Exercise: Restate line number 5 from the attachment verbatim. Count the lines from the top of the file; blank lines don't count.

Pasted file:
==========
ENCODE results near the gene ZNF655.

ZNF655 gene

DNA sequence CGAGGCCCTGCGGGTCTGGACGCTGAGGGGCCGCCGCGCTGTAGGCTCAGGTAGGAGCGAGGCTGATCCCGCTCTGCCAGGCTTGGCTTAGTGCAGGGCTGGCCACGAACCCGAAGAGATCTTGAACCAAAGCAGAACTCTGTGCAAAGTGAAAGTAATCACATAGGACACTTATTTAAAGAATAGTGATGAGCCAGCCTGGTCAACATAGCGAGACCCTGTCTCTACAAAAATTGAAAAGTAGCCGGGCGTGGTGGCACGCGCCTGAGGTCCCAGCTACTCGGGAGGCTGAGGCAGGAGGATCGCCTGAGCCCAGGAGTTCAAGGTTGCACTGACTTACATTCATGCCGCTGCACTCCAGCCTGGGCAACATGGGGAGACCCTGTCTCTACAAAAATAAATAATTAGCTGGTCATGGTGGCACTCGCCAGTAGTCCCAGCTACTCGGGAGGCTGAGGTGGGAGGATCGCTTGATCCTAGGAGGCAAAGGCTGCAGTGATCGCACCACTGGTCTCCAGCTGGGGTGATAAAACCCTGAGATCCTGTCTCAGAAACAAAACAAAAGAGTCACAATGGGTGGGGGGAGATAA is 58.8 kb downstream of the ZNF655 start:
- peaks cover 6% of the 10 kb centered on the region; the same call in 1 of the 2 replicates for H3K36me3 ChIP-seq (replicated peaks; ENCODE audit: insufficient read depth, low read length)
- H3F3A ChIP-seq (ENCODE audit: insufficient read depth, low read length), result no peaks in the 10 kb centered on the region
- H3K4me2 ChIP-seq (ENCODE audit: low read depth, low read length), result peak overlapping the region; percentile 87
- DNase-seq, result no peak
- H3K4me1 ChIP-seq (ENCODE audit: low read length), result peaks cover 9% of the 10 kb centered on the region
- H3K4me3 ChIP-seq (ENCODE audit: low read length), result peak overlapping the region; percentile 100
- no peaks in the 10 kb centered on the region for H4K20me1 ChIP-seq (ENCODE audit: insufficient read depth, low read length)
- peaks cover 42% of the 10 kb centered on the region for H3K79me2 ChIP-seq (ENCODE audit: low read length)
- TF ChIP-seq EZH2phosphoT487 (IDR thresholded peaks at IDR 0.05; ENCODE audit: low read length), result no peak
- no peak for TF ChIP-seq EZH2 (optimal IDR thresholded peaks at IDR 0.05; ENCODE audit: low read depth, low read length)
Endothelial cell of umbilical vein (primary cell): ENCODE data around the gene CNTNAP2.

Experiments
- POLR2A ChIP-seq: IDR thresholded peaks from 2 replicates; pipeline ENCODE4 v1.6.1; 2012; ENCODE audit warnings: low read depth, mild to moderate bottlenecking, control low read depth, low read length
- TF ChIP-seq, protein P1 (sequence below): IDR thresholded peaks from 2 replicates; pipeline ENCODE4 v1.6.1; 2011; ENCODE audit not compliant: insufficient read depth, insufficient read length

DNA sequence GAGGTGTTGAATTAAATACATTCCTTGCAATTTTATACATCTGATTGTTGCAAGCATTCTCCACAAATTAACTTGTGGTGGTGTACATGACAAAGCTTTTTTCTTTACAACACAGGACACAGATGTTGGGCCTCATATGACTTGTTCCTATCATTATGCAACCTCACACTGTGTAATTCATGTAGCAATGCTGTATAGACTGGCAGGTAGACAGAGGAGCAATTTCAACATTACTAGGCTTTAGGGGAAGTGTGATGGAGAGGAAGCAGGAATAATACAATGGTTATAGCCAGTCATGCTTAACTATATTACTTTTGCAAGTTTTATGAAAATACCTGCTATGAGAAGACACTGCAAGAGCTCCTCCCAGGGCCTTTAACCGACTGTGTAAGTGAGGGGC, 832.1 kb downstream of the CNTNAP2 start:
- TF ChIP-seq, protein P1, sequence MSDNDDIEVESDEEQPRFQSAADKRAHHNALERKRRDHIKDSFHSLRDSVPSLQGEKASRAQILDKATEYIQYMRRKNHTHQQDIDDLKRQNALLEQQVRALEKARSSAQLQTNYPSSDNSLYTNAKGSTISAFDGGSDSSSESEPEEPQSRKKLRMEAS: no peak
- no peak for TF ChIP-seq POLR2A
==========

- H3F3A ChIP-seq (ENCODE audit: insufficient read depth, low read length), result no peaks in the 10 kb centered on the region